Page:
The proponents of two rival internet-over-powerlines technologies have merged their approaches and say products already on the market will work together.
The HomePlug Powerline Alliance and Panasonic say they will present a joint proposal to the IEEE P1901 Work Group for Broadband over Powerline, which is trying to come up with a global standard. Their proposal could support both Panasonic's HD-PLC and the HomePlug AV specification, so future products would be interoperable with existing gear that uses either one, says Oleg Logvinov, chief strategy officer of HomePlug. The group's latest in-home technology, called HomePlug AV, can deliver more than 30Mbit/s of throughput from most sockets in a home, he says.
The partnership between Panasonic and HomePlug should create a consensus broad enough to reach agreement on a proposal in the P1901 working group by the end of this year, Logvinov says.
Parks Associates analyst Kurt Scherf says the accord is good news. Panasonic and HomePlug had been at loggerheads for some time, and their feud may well have delayed the IEEE standard, he says. They face still another entity, the Universal Powerline Association (UPA), that has won converts from some service providers and vendors, he says. UPA probably doesn't have enough backing in the P1901 group to hold up agreement on a standard, HomePlug's Logvinov says.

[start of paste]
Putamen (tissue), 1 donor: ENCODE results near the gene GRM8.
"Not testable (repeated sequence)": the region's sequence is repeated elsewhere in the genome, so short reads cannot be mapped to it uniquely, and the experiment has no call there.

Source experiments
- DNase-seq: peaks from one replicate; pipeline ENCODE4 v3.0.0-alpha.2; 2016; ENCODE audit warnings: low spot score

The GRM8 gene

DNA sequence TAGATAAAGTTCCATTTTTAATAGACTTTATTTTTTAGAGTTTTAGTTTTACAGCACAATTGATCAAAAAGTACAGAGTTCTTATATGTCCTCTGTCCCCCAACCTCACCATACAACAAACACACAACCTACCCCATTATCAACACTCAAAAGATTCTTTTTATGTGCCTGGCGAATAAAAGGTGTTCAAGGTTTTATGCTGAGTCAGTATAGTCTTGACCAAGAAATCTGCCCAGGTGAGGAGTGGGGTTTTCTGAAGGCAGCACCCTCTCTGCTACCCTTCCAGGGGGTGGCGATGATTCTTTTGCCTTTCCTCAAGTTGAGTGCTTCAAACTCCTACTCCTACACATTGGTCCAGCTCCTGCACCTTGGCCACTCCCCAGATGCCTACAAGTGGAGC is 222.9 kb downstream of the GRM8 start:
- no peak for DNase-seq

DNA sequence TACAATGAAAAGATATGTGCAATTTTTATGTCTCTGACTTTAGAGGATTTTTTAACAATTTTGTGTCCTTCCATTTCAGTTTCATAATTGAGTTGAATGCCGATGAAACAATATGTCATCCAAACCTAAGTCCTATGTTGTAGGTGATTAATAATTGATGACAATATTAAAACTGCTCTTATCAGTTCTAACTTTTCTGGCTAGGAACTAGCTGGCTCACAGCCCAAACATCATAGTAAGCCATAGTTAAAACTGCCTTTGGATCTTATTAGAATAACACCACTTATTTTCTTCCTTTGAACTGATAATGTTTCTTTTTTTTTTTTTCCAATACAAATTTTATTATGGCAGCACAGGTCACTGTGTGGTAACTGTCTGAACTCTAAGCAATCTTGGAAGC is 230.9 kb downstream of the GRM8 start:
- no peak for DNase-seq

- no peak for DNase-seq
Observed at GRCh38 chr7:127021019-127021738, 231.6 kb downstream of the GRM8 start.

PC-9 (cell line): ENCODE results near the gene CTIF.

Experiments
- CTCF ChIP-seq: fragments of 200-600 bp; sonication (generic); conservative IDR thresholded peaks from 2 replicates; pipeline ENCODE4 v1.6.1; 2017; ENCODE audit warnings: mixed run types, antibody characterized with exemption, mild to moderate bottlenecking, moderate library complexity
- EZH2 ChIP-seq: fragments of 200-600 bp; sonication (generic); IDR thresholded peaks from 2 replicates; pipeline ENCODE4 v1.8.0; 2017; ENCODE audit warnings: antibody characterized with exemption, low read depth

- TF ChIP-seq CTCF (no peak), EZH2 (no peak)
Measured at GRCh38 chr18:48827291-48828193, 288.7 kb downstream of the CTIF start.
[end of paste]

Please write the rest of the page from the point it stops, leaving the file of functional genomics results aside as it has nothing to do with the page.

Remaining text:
The alphabet soup of different standards shouldn't panic consumers at this point, Scherf says. Most products today are adapters rather than expensive, long-term investments. A single standard will matter more when network connections are built in to big-ticket items such as TVs, he says.
The HomePlug Powerline Alliance was formed in 2000 and counts some of the biggest names in IT among its members, including Cisco Systems, Intel and Samsung.